The Happiness in Penang (HIP) Index 2020-2021

By Yeong Pey Jung, Negin Vaghefi

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MORE OFTEN THAN not, a nation’s state of progress and development is measured by the metrics of gross domestic product (GDP), gross national product (GNP), volume of foreign and domestic investments and other similar economic indicators.

These metrics, though effective tools to evaluate a country’s financial wealth by, do not measure the social development and wellbeing of its people. Various studies have shown that economic progress does not necessarily guarantee increased happiness and subjective wellbeing.1

In the U. K., steady economic growth between 2013 to 2015 had instead observed significant decreases in happiness levels, leading eventually to the Brexit vote.2 The example therefore demonstrates that equal weightage must be given to the elements of social progress, life satisfaction and happiness of a nation’s populace, for a holistic and inclusive sustainable development.

Happiness is Subjective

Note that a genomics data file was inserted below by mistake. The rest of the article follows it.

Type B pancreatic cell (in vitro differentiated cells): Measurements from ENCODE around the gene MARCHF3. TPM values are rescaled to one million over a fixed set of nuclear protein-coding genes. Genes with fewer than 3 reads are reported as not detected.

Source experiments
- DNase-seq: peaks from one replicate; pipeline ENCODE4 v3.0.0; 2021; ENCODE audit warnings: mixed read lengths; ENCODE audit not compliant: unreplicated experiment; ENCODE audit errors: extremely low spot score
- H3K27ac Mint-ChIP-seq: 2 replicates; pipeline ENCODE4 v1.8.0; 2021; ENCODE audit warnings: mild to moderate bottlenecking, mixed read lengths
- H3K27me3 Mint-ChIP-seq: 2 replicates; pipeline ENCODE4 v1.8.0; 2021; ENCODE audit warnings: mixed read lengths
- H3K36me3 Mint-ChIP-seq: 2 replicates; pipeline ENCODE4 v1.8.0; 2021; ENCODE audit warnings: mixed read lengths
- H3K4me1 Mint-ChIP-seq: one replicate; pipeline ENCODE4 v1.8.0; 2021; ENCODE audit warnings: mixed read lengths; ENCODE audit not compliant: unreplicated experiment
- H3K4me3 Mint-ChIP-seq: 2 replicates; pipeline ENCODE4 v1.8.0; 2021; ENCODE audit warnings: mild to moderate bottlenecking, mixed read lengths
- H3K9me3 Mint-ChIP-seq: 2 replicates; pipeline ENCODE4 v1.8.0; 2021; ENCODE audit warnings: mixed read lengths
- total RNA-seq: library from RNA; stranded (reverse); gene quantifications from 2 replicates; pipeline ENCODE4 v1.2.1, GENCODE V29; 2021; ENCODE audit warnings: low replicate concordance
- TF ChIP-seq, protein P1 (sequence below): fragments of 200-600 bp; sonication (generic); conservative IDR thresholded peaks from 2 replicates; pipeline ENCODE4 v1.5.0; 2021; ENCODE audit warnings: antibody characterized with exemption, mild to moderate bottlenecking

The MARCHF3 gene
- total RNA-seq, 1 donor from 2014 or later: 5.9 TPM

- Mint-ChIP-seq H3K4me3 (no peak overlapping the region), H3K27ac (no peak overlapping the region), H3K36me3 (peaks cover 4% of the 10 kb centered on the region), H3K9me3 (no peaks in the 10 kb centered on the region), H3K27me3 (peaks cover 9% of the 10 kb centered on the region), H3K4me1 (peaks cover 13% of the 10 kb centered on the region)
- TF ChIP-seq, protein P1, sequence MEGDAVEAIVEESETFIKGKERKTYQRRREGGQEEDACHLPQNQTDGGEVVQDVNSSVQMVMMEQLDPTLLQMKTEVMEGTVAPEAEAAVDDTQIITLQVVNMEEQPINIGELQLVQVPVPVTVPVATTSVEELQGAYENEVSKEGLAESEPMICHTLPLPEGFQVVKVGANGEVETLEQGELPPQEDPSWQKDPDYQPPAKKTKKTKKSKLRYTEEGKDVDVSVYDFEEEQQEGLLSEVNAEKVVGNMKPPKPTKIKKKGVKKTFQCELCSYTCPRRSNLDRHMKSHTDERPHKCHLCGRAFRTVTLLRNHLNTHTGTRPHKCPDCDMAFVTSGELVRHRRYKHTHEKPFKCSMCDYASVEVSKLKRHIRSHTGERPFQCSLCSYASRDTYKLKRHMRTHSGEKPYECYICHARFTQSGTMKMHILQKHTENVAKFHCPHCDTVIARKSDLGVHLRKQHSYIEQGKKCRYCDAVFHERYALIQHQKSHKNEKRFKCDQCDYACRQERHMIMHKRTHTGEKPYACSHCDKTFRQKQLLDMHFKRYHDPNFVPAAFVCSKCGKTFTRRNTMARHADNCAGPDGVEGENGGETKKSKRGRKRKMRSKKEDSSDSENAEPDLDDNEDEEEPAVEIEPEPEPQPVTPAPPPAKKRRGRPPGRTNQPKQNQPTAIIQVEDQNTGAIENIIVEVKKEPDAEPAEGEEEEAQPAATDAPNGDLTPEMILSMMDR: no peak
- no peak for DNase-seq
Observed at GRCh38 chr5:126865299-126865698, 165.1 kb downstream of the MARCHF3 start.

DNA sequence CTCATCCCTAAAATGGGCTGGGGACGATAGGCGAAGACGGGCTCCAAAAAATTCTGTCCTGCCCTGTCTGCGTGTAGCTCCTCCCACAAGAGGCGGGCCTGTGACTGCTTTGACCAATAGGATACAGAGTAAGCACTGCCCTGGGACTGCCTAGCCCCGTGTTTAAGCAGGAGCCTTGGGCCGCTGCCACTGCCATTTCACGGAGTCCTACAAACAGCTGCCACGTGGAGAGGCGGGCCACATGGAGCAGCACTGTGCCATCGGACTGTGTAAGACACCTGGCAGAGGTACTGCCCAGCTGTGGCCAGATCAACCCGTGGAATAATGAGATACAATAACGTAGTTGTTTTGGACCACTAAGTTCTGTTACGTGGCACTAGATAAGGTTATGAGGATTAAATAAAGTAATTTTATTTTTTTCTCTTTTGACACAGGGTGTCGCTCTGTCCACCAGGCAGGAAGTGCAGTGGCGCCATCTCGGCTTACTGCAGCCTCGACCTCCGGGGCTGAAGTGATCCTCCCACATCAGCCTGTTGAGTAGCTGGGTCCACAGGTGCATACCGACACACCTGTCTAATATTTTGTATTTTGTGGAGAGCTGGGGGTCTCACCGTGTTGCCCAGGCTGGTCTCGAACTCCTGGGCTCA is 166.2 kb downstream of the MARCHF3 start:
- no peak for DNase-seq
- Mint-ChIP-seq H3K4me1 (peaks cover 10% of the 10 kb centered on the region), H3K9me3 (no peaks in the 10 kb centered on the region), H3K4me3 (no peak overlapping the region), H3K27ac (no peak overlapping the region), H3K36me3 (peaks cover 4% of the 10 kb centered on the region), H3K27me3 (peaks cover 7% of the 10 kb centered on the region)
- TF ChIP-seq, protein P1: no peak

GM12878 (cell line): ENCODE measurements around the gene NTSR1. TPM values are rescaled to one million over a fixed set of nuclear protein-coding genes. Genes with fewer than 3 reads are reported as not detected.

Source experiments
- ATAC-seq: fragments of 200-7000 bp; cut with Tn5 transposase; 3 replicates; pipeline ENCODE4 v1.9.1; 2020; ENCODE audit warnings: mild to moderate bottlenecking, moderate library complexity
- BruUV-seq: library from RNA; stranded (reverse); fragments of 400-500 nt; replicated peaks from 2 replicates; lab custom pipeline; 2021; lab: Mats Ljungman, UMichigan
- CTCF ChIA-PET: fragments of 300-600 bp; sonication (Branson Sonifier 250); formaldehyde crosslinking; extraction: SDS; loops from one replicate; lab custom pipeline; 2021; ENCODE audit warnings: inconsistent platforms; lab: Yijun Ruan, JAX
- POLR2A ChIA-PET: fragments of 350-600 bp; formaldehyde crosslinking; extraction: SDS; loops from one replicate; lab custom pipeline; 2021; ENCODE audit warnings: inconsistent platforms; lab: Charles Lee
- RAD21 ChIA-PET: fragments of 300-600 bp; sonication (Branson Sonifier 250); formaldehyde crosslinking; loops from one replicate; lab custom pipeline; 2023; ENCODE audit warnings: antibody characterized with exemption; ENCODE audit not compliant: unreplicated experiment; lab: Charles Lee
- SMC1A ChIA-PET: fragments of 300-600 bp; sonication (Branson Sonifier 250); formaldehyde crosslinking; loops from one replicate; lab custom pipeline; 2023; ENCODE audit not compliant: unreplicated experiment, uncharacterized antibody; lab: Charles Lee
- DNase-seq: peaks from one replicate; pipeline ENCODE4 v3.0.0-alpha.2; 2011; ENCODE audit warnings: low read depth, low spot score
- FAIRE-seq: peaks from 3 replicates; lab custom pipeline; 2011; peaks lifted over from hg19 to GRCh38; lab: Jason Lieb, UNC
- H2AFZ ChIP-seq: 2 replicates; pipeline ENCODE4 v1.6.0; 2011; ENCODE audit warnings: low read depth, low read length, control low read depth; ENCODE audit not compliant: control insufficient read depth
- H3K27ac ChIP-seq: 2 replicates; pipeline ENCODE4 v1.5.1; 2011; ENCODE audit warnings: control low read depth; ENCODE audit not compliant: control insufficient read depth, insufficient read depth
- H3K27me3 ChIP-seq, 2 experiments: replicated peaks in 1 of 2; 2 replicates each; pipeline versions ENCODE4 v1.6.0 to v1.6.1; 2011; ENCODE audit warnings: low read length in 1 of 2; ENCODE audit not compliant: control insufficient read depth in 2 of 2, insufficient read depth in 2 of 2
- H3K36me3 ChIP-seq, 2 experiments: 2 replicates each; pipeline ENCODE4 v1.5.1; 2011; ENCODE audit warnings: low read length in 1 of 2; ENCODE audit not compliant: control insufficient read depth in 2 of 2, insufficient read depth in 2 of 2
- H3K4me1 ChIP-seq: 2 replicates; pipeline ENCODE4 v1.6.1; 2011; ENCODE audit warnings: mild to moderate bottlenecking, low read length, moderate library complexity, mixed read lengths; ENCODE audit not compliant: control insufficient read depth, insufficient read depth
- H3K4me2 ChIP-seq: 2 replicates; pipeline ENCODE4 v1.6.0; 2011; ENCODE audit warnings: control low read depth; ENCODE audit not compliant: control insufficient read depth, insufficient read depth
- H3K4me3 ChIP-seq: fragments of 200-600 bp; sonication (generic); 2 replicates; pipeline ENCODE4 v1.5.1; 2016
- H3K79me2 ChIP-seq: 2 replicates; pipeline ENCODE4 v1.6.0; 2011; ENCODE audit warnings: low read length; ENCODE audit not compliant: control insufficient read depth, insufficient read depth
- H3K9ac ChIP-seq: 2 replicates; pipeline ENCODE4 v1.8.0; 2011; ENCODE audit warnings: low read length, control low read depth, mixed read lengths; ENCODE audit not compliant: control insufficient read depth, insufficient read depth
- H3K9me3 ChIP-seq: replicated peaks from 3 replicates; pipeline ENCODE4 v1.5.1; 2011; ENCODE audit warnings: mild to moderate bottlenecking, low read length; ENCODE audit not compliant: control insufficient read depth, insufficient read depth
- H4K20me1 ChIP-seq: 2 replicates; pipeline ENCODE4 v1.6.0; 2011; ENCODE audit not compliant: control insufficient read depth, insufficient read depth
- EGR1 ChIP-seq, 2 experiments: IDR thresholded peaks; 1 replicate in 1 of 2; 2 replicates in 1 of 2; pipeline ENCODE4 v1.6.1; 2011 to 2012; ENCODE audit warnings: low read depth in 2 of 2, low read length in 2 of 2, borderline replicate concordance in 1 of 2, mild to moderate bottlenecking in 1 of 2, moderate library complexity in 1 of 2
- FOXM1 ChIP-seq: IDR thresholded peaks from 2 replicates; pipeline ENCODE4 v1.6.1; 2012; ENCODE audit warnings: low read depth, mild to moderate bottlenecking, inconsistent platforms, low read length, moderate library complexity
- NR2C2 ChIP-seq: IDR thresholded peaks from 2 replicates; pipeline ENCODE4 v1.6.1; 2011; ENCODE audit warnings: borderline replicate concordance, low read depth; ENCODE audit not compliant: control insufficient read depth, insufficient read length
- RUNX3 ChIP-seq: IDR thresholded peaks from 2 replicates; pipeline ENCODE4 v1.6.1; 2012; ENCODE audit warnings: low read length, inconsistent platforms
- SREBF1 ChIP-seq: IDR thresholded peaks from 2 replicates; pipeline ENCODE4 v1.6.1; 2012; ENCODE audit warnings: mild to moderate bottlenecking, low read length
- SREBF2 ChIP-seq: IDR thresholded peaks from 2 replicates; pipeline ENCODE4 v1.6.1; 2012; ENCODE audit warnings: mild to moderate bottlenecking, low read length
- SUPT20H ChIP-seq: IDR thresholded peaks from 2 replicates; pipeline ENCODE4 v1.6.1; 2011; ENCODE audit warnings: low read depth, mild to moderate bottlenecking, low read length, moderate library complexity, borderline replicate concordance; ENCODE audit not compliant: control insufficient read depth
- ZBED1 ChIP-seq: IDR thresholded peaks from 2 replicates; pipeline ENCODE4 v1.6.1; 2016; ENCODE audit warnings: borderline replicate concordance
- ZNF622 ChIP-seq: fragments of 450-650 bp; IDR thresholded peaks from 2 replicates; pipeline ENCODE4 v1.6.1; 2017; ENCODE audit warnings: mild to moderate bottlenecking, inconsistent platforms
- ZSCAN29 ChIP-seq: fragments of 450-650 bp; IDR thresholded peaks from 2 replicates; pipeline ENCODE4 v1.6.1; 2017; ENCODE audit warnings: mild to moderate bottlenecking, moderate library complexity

When asked what determines her happiness, Syalina* puts her family and financial freedom at the forefront. It is important that she enjoys a strong relationship with her family, alongside the ability to provide for them. But Meng* is of a different opinion. “Health is the most important factor for me. It is difficult to be happy when you’re not healthy!” He adds that being healthy allows him to partake in many forms of activity, therefore increasing his life satisfaction.

As it stands, happiness means different things to different individuals. Thus, in measuring overall happiness, a variety of aspects must be evaluated.

The Happiness in Penang Index (or HIP Index for short) – tasked to Penang Institute by the Penang State Government – is designed to measure the happiness and life satisfaction of Penangites. Taking a multi-dimensional approach, the HIP Index operationalises the four themes of the Penang2030 vision, namely Increase Penang’s liveability, Upgrade the economy, Strengthen civic engagement and Improve social resilience, into four domains and various indicators (Figure 1).

The reported conditions of 3,011 respondents, stratified mainly by gender, ethnicity and district, were surveyed for constructing the HIP Index. Findings were diverse and sometimes surprising. For instance, neutrality was found to be a prevailing sentiment in the domain of Freedom and governance.